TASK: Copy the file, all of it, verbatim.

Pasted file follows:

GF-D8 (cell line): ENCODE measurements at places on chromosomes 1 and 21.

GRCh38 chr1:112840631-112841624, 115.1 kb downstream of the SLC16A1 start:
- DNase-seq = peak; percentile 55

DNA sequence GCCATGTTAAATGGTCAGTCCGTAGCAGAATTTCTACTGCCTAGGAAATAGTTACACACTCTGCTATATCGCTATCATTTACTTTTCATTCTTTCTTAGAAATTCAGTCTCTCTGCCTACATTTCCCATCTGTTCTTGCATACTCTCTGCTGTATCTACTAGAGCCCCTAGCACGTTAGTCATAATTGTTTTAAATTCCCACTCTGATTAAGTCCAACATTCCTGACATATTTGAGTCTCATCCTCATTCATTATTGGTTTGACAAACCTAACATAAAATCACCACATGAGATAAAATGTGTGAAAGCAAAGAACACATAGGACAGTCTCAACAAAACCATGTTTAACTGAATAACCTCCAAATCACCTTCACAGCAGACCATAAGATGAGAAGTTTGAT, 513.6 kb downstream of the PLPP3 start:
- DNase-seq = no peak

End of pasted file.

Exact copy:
GF-D8 (cell line): ENCODE measurements at places on chromosomes 1 and 21.

GRCh38 chr1:112840631-112841624, 115.1 kb downstream of the SLC16A1 start:
- DNase-seq = peak; percentile 55

DNA sequence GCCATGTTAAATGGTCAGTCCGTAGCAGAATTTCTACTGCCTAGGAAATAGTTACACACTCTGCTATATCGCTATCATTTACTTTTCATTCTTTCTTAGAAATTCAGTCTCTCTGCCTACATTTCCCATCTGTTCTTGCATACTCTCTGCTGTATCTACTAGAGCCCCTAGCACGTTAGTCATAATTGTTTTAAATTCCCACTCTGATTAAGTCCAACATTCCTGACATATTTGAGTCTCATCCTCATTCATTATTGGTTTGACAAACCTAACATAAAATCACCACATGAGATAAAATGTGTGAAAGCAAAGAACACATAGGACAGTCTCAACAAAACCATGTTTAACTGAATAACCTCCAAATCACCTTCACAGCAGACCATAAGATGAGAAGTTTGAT, 513.6 kb downstream of the PLPP3 start:
- DNase-seq = no peak